McCullum has been a lifelong trendsetter. Now only goal remains.
Can Brendon McCullum, aka Baz, fulfill his legacy and make the Dictionary?
*In order to get an official word in the Merriam-Webster dictionary, the usage and citation matters. There are dictionary employees working on a daily basis perusing through publications, articles, online editorials, etc. So basically, if we use Bazball enough, especially in written work, it will one-day, make the dictionary.
Frequently Asked Questions (FAQ)
The purpose and intent of Bazball is to completely annihilate the opposition, abruptly change the tide of a game, and bring an uneasy calm before a surprising storm, all without sacrificing the inner innocence and amusement of a three-year-old child.
Note, the prerequisite of Bazballing is the existence of a Bairstow and the ability to display aggression without displaying aggression.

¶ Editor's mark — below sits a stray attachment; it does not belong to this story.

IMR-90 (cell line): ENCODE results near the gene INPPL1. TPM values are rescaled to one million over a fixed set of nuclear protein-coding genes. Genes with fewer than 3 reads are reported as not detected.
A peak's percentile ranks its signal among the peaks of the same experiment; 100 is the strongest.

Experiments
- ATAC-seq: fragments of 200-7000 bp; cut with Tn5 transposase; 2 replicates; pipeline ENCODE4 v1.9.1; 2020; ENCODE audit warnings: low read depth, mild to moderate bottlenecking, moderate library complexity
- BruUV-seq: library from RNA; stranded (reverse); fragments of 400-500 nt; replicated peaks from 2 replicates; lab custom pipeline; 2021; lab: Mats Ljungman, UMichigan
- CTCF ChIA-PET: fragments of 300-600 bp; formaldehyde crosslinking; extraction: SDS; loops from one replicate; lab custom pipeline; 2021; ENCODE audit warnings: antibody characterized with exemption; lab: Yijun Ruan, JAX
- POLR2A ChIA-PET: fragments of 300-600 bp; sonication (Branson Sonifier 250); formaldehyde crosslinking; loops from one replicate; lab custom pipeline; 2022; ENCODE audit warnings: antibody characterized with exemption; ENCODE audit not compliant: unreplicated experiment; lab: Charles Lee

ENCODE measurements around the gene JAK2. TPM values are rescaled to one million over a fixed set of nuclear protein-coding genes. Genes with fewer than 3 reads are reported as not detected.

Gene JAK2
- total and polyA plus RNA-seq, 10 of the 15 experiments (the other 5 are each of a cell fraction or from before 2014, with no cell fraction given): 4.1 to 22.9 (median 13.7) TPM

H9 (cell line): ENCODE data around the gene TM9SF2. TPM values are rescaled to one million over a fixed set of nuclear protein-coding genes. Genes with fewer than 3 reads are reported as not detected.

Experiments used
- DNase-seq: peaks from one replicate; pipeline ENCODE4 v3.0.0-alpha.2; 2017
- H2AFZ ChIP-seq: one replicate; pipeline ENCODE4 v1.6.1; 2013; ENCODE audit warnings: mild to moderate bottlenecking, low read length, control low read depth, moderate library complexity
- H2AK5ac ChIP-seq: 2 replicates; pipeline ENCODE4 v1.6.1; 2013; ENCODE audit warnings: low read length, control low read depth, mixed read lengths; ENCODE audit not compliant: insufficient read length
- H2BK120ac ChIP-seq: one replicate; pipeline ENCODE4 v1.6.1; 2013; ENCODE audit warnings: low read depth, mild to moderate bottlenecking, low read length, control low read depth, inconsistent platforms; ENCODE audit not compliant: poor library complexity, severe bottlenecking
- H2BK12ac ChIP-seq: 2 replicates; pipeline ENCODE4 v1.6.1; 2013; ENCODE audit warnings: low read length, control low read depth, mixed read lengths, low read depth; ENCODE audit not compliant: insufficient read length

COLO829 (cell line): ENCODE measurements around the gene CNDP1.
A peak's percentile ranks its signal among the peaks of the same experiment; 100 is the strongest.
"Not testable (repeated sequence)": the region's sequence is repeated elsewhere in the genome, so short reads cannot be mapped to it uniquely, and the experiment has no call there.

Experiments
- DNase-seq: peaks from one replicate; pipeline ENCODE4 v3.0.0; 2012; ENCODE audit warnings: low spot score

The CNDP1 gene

The Bazball Effect is largely a cricketing phenomenon but is not limited to life, liberty, and the pursuit of happiness.
– England selecting Rob Key, a former English cricketer and commentator with zero administrative experience, as the Managing Director of the English Cricket Team and choosing Brendon McCullum (zero first-class coaching experience) as the head coach of the England Test team.
– England chasing 279/5 in 78.5 overs (RR 3.53) in the 4th innings of a Test match
– Jonny Bairstow scoring 136 in 92 balls and once again, England chasing 299 in 50 overs (RR 5.98) with 5 wickets remaining
– Daryl Mitchell and Tom Blundell scoring 4 centuries and 5 half-centuries between them, not giving up, and giving England a taste of their own medicine
– Jonny Bairstow smashing 162 (157) and 71* (44) and yet again, England chasing 296 in 54.2 overs (RR 5.44) with 7 wickets in hand
– Jasprit Bumrah scoring 35 runs off one Stuart Broad over
© Copyright @Nitesh Mathur and Broken Cricket Dreams, 2021. Originally published on 07/07/2022. Unauthorized use and/or duplication of this material without express and written permission from this site’s author and/or owner is strictly prohibited. Excerpts and links may be used, provided that full and clear credit is given to Broken Cricket Dreams with appropriate and specific direction to the original content (i.e. linked to the exact post/article).